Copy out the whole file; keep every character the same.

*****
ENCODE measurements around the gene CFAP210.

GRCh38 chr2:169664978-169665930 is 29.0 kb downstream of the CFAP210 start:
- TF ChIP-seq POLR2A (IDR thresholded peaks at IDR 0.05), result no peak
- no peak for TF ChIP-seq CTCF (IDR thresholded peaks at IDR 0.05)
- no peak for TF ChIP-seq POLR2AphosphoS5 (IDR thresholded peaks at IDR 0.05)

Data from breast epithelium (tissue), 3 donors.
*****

ENCODE measurements around the gene CFAP210.

GRCh38 chr2:169664978-169665930 is 29.0 kb downstream of the CFAP210 start:
- TF ChIP-seq POLR2A (IDR thresholded peaks at IDR 0.05), result no peak
- no peak for TF ChIP-seq CTCF (IDR thresholded peaks at IDR 0.05)
- no peak for TF ChIP-seq POLR2AphosphoS5 (IDR thresholded peaks at IDR 0.05)

Data from breast epithelium (tissue), 3 donors.